Vacation time also can create resentment within the family business. It is important to discuss and book vacation time, just like one would with an employee.

Here are a few strict rules our family lives by:

Shared sign-off on timelines

It is important that all family members who are part of a project understand and agree to the timeline needed for successful completion. They need to know their duties, the deadlines and where the project is at, at all times.

Using project management software like Trello, Asana or Monday.com can really help take the tension out of the family workplace.

Deadlines everyone agrees to

When working with family, make sure that all parties involved in a project are made aware of the deadlines. In fact, you should bring everyone into a meeting to discuss their ability and dedication to creating a deadline that works for everyone.

A public schedule

We have a yearly calendar in the main office that has all the important dates, deadlines and happenings in the business.

We also add the important dates for the family like birthdays, anniversaries and get togethers so that we don’t plan big projects to be due around these dates.

It takes a lot of stress off everyone — especially when you must work all day with them and then have expectations to be happy and vibrant at a dinner party that evening. We also add all vacation time to the calendar as well.

The more you can connect, communicate and make decisions together, the more positive working with your family will be.

Related: How to write a business plan simply 

4. Allow each family member to do the work they love

 Family Business Woman and Man Talking

It is so important to know, understand and use the skill set of each family member involved. If you place someone in a job that requires a skill that they don’t have, then you are setting them up for failure. Take the time to know what each member is great at and create a position in the business that best suits them.

A great teaching tool

All four of our sons are a part of our family business. We invite them into the business early so that they could get a taste of helping others, working as a team and making a bit of money.

  •  Our 10-year-old loves to shred paper, tidy the office and organize paperwork alphabetically.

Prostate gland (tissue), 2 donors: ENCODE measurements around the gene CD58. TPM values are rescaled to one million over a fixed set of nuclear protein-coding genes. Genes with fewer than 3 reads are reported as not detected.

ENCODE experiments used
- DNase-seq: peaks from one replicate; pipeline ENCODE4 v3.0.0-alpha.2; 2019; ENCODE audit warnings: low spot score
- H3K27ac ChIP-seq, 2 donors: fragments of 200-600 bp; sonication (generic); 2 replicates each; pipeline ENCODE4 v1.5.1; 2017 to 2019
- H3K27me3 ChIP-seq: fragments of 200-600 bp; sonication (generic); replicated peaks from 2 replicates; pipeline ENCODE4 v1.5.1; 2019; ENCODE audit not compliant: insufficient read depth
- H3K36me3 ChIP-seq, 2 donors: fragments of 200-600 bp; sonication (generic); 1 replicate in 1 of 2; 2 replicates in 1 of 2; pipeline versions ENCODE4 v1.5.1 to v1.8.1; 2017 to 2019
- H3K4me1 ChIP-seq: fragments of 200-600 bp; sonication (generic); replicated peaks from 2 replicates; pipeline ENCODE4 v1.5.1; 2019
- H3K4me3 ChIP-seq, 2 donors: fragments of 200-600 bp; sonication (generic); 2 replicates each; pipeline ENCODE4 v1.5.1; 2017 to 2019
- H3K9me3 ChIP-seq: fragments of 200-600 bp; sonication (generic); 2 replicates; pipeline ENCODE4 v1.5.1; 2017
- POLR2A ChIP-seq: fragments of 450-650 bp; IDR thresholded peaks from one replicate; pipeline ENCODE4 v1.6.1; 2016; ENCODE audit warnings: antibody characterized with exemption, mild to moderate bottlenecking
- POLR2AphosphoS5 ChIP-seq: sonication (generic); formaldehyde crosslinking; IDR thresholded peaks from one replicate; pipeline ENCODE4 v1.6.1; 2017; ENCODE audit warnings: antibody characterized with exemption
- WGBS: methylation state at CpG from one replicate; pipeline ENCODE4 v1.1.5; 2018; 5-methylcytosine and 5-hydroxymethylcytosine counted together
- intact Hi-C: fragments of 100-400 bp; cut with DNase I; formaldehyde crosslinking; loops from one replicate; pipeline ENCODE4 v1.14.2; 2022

•  Our 13-year-old loves to create music, record and edit videos (and he is really good at too) so those are his jobs.
  • Our 15-year-old runs our online stores, buys and sells and works an element of our social media.
  • Our 17-year-old has his license and a creative eye. He is our delivery boy, dabbles in some of the graphic design and is slowly learning other aspects of the business, including the banking.

All four boys are working in their elements. I would never swap their duties or ask them to take on another’s task because they would not excel at them.

Of course, I could have given you many stats on how family businesses are driving the economy. I could have shared with you other best practices like:

  • Legal agreements
  • Knowing who is the final decision maker
  • Creating a plan to move the business from one generation to another

But I thought it would be best for me to share some of the lessons that truly changed the trajectory of our business and saved our family relationships, including my marriage. The Government of Canada has a great article on managing a family business that is also a great read.

Family business: worth the effort

Running a family business is hard, tiring and frustrating at times, but it is also so very rewarding in so many ways. Being able to converse with family members on a daily basis keeps our lines of communication open, not only in business, but in life.

I personally would not have it any other way.

 

Here I sit, officially 20 years in business and I know, without a shadow of a doubt, that I would not be here if it wasn’t for my family being so involved in the business.

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Sara Clarke
Sara Clarke is a multiple business owner, speaker, author and columnist. She has over 20 years’ experience in business consulting and accounting. Sara founded Martin Clarke & Associates in 2001, where she now oversees the operations. She is also Chief Operating Officer of Mompreneurs(R), an international organization that supports, educates and celebrates female entrepreneurs. Sara speaks throughout North America on time management, money mindset, business development, bookkeeping and Mompreneurs. As a wife of 17 years and a mom of four boys, Sara has a passion to help entrepreneurs to be their own boss, set their own hours, travel their own journey and be there for their families. You can find her on Facebook and Twitter.